Jimmy Nelson 

Women dance in celebration of Zimbabwe’s attainment of independence, 1980.


Crimea: March of the Tatars

In one of history’s most severe and efficient incidents of mass exile, the Tatars in Crimea were removed from their homeland by Stalin in 1944. Within just three days, 200,000 Tatars were forcibly deported. After spending 50 years in exile, the Tatars returned to their homeland in Crimea at the collapse of the Soviet Union, and have since felt generally protected under Ukrainian rule.

Following a fraudulent and illegal referendum earlier this year on whether to become part of Russia, Crimea was annexed by the Russian Federation — a move that brought back painful memories of persecution and oppression for the local Tatar community.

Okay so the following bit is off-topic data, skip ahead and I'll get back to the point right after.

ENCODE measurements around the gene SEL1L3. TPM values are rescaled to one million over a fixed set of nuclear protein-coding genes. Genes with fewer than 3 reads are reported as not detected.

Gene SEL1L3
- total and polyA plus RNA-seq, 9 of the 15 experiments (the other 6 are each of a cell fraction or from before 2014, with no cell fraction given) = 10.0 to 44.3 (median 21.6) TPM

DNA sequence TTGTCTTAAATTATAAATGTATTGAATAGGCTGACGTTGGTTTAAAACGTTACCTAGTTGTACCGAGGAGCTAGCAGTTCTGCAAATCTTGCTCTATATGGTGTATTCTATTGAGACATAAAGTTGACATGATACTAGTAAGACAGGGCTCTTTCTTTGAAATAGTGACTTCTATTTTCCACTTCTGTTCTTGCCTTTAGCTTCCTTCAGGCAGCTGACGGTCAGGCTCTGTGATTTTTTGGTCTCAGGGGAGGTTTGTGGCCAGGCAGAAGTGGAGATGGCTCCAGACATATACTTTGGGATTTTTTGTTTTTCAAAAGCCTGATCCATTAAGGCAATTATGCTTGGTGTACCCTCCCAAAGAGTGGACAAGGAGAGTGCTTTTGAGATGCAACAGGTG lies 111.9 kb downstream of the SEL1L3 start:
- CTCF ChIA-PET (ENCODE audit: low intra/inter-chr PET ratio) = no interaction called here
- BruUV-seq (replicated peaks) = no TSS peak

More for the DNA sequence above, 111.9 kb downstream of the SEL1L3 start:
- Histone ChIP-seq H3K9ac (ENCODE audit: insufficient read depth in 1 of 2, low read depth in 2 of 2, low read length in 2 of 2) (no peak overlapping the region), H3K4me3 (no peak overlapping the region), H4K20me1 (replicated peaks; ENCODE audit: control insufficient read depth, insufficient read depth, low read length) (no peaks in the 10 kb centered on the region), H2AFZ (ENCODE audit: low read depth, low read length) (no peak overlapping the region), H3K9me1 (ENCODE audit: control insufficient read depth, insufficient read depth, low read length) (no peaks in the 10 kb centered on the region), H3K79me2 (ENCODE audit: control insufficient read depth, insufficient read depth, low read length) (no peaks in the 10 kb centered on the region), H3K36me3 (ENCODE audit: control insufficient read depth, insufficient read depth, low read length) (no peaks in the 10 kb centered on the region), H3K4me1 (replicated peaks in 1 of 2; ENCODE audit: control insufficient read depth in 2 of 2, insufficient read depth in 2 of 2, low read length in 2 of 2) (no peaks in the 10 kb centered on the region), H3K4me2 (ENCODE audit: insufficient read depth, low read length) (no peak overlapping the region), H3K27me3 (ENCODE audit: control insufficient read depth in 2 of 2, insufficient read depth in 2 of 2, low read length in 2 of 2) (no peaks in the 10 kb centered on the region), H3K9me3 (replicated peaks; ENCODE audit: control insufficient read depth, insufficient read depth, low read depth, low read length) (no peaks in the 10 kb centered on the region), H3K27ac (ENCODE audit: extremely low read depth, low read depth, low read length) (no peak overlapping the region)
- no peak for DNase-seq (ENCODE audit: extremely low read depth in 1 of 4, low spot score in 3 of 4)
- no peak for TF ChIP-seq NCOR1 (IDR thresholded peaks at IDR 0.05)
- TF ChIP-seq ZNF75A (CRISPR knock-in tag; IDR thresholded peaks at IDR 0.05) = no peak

VICE News spent time with Tatars around the time of the commemoration of their exile, and found a community already under pressure from new Russian authorities. It’s unclear what their future will hold under Russian rule again, and many fear that history could repeat itself.

Read more on VICE News: Crimean Tatars Are Taking Matters Into Their Own Hands -

Watch “Tatar Nation: The Other Crimea” -


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Department of Biology at the Faculty of Medicine of the University of Lviv, 1911-14.

Photo by Mario Gerth
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